*Matrix Analysis and Applied Linear Algebra*, SIAM, Philadelphia, PA (2000) - M. E. J. Newman, A.-L. Barabasi, and D. J. Watts,
*The Structure and Dynamics of Networks*, Princeton University Press (2006) - R. Pastor-Satorras and A. Vespignani,
*Evolution and Structure of the Internet*, Cambridge University Press, Cambridge (2007) - J. Scott,
*Social Network Analysis: A Handbook*, 2nd edition, Sage, London (2000) - S. Wasserman and K. Faust,
*Social Network Analysis*, Cambridge University Press, Cambridge (1994) - D. J. Watts,
*Six Degrees: The Science of a Connected Age*, Norton, New York (2003) - D. B. West,
*Introduction to Graph Theory*, Prentice Hall, Upper Saddle River, NJ (1996) - R. J. Wilson,
*Introduction to Graph Theory*, 4th edition, Addison-Wesley, Reading, MA (1997)

- Homework 1 - Mathematics of networks
- Homework 2 - Network metrics
- Homework 3 - Computer calculations
- Homework 4 - Random graphs and generating functions
- Homework 5 - Growing networks
- Homework 6 - Community structure
- Homework 7 - Spectral and inference methods
- Homework 8 - Percolation and epidemics

Date | Topic | Reading | On-line resources | Notes |
---|---|---|---|---|

Tuesday, Sept. 8 | Introduction | Chapter 1 | Info sheet | |

Thursday, Sept. 10 | Technological and social networks | Chapters 2 and 3 | ||

Tuesday, Sept. 15 | Information networks and biological networks | Chapters 4 and 5 | Homework 1 | Homework 1 handed out |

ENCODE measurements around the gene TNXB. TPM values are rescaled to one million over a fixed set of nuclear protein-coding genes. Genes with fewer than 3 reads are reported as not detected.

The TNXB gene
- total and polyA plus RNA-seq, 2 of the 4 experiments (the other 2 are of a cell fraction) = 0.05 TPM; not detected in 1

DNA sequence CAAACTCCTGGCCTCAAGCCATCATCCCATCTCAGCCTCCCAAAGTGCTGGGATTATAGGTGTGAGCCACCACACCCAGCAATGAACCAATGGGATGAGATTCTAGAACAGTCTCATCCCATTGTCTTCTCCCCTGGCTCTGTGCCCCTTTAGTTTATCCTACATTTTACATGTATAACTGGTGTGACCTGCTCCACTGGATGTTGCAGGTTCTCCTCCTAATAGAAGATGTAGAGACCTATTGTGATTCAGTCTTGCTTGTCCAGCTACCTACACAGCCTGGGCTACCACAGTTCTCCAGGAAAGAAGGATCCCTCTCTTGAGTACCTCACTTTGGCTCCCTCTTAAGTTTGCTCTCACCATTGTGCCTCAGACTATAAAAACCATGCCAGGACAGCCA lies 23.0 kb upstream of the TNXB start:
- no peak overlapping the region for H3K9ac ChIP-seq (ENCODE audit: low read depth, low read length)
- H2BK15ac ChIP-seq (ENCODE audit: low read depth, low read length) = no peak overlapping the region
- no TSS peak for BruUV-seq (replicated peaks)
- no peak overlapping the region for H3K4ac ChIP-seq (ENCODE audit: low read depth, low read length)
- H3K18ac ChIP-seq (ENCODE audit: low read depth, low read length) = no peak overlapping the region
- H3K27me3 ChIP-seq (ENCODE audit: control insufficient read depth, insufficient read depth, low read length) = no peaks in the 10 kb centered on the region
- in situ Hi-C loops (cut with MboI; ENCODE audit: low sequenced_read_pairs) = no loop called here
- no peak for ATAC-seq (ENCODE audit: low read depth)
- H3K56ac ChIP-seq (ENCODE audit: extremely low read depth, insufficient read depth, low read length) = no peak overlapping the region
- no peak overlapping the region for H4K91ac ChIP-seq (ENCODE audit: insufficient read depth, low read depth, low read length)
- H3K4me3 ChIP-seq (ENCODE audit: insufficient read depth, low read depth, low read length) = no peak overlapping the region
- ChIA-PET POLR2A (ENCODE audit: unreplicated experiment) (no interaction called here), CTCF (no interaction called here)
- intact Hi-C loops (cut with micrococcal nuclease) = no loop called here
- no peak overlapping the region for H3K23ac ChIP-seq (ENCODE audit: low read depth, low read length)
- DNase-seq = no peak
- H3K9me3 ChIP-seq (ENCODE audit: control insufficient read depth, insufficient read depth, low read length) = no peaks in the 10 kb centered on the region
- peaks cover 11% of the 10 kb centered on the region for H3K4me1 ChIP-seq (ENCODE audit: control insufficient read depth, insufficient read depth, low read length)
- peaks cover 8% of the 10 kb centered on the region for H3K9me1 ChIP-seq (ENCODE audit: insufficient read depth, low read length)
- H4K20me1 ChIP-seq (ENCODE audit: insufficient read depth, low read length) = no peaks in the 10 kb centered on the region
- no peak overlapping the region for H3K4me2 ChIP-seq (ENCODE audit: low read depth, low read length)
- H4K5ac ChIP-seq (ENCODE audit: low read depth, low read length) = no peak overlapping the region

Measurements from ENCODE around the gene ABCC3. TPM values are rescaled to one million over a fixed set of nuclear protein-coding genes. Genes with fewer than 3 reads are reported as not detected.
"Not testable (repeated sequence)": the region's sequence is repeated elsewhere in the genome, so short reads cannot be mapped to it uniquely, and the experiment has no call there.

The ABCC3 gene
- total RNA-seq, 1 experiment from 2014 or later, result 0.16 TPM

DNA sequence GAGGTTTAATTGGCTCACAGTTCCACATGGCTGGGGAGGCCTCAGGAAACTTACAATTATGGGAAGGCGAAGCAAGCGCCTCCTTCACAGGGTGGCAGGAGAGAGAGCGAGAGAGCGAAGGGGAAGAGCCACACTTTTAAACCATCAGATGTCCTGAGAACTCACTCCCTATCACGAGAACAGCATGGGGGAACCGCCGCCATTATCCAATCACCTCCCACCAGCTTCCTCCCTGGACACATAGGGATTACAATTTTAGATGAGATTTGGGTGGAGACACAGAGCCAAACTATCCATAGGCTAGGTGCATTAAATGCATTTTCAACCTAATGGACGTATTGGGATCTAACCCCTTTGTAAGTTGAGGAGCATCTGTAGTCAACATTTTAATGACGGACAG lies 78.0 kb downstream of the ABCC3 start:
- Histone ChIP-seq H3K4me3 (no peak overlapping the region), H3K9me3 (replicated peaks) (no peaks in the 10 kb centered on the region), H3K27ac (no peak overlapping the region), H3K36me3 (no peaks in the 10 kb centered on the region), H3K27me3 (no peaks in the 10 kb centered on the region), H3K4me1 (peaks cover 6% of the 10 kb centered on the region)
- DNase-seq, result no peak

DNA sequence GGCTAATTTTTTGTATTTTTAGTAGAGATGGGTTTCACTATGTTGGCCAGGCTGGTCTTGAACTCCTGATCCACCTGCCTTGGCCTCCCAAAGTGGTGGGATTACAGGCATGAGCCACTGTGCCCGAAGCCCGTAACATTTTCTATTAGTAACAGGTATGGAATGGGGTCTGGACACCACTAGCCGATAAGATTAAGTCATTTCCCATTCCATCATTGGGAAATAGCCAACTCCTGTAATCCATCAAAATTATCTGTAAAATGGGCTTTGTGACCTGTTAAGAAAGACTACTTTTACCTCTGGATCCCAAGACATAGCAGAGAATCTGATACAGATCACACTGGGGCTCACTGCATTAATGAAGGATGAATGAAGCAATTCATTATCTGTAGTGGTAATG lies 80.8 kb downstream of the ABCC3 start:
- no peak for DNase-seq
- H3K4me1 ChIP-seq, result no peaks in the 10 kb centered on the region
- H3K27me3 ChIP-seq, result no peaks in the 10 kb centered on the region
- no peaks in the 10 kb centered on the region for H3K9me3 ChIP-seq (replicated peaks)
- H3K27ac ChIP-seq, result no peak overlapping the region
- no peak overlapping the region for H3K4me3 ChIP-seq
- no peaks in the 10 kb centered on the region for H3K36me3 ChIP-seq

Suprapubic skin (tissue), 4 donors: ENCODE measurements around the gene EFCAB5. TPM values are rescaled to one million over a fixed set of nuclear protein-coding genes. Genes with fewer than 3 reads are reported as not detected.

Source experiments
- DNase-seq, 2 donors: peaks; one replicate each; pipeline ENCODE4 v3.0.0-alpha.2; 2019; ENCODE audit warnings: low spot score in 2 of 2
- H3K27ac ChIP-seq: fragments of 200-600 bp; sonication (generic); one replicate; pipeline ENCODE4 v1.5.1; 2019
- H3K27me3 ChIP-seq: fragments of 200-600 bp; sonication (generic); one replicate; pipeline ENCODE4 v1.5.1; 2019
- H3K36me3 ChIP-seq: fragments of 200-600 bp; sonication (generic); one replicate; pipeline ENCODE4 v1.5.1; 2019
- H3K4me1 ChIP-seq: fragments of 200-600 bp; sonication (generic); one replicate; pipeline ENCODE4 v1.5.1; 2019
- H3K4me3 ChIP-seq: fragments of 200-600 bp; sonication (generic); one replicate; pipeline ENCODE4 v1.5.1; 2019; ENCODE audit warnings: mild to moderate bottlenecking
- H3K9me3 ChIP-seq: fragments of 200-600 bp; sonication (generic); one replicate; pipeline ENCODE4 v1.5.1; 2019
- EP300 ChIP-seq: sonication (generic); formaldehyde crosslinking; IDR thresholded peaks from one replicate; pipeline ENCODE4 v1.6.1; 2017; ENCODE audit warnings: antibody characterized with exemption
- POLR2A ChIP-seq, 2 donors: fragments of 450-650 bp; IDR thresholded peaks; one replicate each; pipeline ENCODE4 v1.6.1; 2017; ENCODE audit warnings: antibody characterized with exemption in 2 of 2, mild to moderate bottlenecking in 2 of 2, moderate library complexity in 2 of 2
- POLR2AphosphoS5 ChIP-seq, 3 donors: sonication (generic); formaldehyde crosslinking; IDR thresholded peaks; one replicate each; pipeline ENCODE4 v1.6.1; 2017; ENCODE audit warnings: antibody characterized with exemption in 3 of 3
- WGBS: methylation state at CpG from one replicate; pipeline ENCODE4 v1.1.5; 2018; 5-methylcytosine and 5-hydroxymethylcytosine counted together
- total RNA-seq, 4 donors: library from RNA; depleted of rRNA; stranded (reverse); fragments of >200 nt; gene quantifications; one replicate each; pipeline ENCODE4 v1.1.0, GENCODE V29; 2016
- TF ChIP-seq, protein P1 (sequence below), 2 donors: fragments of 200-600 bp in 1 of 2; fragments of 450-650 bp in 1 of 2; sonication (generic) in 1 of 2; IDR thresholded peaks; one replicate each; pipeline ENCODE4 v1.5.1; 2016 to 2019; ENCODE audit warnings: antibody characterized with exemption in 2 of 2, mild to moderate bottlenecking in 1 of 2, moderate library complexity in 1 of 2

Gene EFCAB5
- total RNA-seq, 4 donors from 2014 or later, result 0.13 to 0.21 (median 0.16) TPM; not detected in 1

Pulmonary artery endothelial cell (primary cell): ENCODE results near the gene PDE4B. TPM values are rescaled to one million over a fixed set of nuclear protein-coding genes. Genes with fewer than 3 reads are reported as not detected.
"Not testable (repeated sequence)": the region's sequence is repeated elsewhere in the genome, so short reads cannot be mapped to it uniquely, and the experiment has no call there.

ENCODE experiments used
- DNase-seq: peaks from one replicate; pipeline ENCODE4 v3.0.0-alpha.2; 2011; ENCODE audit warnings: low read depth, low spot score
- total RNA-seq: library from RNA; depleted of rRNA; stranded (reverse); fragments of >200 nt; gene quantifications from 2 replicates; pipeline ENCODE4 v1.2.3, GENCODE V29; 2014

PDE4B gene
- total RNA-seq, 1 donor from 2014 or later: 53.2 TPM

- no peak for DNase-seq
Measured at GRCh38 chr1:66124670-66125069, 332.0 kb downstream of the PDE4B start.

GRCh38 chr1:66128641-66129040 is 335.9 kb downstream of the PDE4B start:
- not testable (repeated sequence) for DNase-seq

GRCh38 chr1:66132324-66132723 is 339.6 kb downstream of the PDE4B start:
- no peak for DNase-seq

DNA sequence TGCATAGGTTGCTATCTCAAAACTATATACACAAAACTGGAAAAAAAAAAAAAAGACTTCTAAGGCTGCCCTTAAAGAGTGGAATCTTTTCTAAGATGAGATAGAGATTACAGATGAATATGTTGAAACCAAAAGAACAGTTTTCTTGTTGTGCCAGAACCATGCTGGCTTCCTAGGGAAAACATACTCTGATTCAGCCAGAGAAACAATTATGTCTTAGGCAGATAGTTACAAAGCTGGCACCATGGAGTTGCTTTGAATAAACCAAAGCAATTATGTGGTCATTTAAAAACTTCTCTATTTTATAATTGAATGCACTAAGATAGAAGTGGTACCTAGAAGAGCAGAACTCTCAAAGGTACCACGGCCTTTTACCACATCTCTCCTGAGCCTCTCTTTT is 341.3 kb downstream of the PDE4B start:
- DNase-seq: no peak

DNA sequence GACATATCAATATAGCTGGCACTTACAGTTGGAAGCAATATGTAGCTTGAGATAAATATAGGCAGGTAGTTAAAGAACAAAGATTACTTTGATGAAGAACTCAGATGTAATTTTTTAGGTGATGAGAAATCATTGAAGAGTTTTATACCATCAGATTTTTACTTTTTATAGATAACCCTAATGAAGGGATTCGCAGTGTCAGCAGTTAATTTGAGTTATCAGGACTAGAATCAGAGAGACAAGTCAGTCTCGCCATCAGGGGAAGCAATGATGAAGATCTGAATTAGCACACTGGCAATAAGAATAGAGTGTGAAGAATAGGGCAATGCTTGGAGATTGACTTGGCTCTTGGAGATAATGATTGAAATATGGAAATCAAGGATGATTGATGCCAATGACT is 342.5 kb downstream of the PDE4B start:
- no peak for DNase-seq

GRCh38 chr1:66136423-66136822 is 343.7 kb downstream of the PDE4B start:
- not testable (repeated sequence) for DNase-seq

Thursday, Sept. 17 | Basic mathematics of networks | 6.1-6.11 | ||

Tuesday, Sept. 22 | Centrality, transitivity, assortativity | Chapter 7 | Homework 2 | Homework 1 due, Homework 2 handed out |

Thursday, Sept. 24 | Network structure and degree distributions | 8.1-8.6 | ||

Tuesday, Sept. 29 | Computer algorithms 1 | Chapter 9 | Homework 3, Network data, Internet data | Homework 2 due, Homework 3 handed out |

Thursday, Oct. 1 | Computer algorithms 2 | 10.1-10.4 | ||

Tuesday, Oct. 6 | Random graphs 1 | 12.1-12.5 | Homework 3 due, no new homework this week | |

Thursday, Oct. 8 | Random graphs 2 | 12.6-12.8 | ||

Tuesday Oct. 13 | Midterm 1 | Homework 4 | Homework 4 handed out, due Tuesday, Oct. 27 | |

Thursday, Oct. 15 | Configuration models 1 | 13.1-13.4 | ||

Tuesday, Oct. 20 | No class | Fall Break | ||

Thursday, Oct. 22 | Configuration models 2 | 13.5-13.8 | ||

Tuesday, Oct. 27 | Configuration models 3 | 13.9-13.11 | Homework 5 | Homework 4 due, Homework 5 handed out |

Thursday, Oct. 29 | Generative models 1 | 14.1-14.2 | ||

Tuesday, Nov. 3 | Generative models 2 | 14.3-14.5 | Homework 5 due, no new homework this week | |

Thursday, Nov. 5 | Community structure | 11.2-11.6 | ||

Tuesday, Nov. 10 | Midterm 2 | Homework 6 | Homework 6 handed out | |

Thursday, Nov. 12 | Spectral methods | 11.7, 11.8 | ||

Tuesday, Nov. 17 | Maximum likelihood methods | |||

Thursday, Nov. 19 | The expectation-maximization method | Homework 7, Blog network data | Homework 6 due, Homework 7 handed out | |

Tuesday, Nov. 24 | Belief propagation and detectability | |||

Thursday, Nov. 26 | No class | Thanksgiving | ||

Tuesday, Dec. 1 | Percolation | Chapter 16 | Homework 8 | Homework 7 due, Homework 8 handed out |

Thursday, Dec. 3 | Epidemics on networks | 17.1-17.8 | ||

Tuesday, Dec. 8 | Network search | Chapter 19 | Homework 8 due | |

Thursday, Dec. 10 | Midterm 3 | In class, usual time and place |